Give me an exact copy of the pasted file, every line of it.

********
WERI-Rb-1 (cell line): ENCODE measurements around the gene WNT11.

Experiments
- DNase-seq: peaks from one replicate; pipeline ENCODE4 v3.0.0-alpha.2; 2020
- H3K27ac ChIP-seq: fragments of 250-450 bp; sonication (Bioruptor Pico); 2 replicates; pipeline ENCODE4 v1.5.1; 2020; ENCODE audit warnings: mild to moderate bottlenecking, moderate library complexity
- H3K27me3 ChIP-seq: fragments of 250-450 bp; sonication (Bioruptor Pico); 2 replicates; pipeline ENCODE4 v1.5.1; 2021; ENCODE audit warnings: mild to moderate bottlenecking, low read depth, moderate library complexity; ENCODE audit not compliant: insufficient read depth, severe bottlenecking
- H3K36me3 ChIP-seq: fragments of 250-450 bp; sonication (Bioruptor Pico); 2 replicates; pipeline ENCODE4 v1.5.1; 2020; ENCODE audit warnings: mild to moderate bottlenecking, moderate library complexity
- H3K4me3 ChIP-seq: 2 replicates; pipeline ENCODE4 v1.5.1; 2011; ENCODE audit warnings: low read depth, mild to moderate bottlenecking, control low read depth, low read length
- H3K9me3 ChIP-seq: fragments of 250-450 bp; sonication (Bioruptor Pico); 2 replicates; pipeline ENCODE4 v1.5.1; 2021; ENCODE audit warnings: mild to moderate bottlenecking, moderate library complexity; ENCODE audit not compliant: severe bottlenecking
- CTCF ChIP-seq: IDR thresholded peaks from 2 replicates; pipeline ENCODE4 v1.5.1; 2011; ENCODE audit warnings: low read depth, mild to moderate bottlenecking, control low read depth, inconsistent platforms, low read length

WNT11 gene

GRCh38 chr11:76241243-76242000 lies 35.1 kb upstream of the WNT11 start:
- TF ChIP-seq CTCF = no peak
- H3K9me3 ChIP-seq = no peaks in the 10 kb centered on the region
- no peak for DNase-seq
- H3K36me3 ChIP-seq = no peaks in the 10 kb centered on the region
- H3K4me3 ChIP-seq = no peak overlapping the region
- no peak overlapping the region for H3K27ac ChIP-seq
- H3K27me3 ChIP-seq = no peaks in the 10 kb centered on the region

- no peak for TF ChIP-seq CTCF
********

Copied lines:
WERI-Rb-1 (cell line): ENCODE measurements around the gene WNT11.

Experiments
- DNase-seq: peaks from one replicate; pipeline ENCODE4 v3.0.0-alpha.2; 2020
- H3K27ac ChIP-seq: fragments of 250-450 bp; sonication (Bioruptor Pico); 2 replicates; pipeline ENCODE4 v1.5.1; 2020; ENCODE audit warnings: mild to moderate bottlenecking, moderate library complexity
- H3K27me3 ChIP-seq: fragments of 250-450 bp; sonication (Bioruptor Pico); 2 replicates; pipeline ENCODE4 v1.5.1; 2021; ENCODE audit warnings: mild to moderate bottlenecking, low read depth, moderate library complexity; ENCODE audit not compliant: insufficient read depth, severe bottlenecking
- H3K36me3 ChIP-seq: fragments of 250-450 bp; sonication (Bioruptor Pico); 2 replicates; pipeline ENCODE4 v1.5.1; 2020; ENCODE audit warnings: mild to moderate bottlenecking, moderate library complexity
- H3K4me3 ChIP-seq: 2 replicates; pipeline ENCODE4 v1.5.1; 2011; ENCODE audit warnings: low read depth, mild to moderate bottlenecking, control low read depth, low read length
- H3K9me3 ChIP-seq: fragments of 250-450 bp; sonication (Bioruptor Pico); 2 replicates; pipeline ENCODE4 v1.5.1; 2021; ENCODE audit warnings: mild to moderate bottlenecking, moderate library complexity; ENCODE audit not compliant: severe bottlenecking
- CTCF ChIP-seq: IDR thresholded peaks from 2 replicates; pipeline ENCODE4 v1.5.1; 2011; ENCODE audit warnings: low read depth, mild to moderate bottlenecking, control low read depth, inconsistent platforms, low read length

WNT11 gene

GRCh38 chr11:76241243-76242000 lies 35.1 kb upstream of the WNT11 start:
- TF ChIP-seq CTCF = no peak
- H3K9me3 ChIP-seq = no peaks in the 10 kb centered on the region
- no peak for DNase-seq
- H3K36me3 ChIP-seq = no peaks in the 10 kb centered on the region
- H3K4me3 ChIP-seq = no peak overlapping the region
- no peak overlapping the region for H3K27ac ChIP-seq
- H3K27me3 ChIP-seq = no peaks in the 10 kb centered on the region

- no peak for TF ChIP-seq CTCF